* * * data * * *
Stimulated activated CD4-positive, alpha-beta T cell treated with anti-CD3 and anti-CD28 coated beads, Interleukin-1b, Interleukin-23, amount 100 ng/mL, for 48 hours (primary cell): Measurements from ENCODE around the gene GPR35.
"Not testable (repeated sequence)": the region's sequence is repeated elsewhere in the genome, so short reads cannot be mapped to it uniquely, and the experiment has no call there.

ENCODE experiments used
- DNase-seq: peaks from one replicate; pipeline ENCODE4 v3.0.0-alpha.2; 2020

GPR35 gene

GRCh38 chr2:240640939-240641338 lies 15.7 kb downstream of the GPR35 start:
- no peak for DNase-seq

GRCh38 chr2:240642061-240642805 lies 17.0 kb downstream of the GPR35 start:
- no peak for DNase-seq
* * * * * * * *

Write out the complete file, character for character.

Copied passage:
Stimulated activated CD4-positive, alpha-beta T cell treated with anti-CD3 and anti-CD28 coated beads, Interleukin-1b, Interleukin-23, amount 100 ng/mL, for 48 hours (primary cell): Measurements from ENCODE around the gene GPR35.
"Not testable (repeated sequence)": the region's sequence is repeated elsewhere in the genome, so short reads cannot be mapped to it uniquely, and the experiment has no call there.

ENCODE experiments used
- DNase-seq: peaks from one replicate; pipeline ENCODE4 v3.0.0-alpha.2; 2020

GPR35 gene

GRCh38 chr2:240640939-240641338 lies 15.7 kb downstream of the GPR35 start:
- no peak for DNase-seq

GRCh38 chr2:240642061-240642805 lies 17.0 kb downstream of the GPR35 start:
- no peak for DNase-seq